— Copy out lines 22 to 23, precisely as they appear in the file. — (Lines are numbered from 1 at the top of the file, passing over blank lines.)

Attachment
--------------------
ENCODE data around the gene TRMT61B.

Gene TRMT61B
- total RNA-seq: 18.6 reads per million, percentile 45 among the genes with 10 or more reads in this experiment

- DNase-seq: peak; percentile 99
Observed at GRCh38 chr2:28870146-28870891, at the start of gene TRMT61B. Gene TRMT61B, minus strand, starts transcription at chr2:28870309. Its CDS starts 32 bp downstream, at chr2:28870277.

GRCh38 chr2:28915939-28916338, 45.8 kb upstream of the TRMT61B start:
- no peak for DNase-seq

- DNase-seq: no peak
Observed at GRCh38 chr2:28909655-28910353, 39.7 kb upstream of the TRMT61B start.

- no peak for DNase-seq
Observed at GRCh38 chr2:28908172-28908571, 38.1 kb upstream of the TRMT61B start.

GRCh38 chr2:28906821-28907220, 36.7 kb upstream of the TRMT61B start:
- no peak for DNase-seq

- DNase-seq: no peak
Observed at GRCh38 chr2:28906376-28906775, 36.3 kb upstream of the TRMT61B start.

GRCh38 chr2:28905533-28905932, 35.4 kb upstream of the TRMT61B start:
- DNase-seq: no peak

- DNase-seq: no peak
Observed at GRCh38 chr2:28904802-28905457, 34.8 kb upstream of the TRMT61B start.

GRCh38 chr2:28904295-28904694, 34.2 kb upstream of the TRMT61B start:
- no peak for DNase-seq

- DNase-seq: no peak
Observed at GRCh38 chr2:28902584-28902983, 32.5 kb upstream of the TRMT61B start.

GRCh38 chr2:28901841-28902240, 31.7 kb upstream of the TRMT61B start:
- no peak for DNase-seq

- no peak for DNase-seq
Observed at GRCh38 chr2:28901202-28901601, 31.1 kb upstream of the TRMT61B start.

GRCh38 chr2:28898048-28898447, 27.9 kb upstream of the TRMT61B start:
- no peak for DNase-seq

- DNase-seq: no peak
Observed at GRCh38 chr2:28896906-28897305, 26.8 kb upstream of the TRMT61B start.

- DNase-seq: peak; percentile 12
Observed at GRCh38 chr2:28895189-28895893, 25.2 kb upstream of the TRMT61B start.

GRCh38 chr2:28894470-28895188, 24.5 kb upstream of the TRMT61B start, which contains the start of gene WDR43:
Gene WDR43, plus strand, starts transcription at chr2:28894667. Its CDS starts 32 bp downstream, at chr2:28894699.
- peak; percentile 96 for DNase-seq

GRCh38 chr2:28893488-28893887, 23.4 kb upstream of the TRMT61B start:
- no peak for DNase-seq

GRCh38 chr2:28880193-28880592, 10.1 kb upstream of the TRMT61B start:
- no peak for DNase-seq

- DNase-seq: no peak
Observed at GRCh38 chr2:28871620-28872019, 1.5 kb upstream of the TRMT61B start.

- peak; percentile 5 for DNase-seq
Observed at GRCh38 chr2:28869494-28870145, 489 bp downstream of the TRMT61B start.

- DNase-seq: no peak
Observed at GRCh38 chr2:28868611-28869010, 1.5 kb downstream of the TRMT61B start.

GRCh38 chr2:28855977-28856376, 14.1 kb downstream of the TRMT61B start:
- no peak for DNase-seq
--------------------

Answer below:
- DNase-seq: no peak
Observed at GRCh38 chr2:28902584-28902983, 32.5 kb upstream of the TRMT61B start.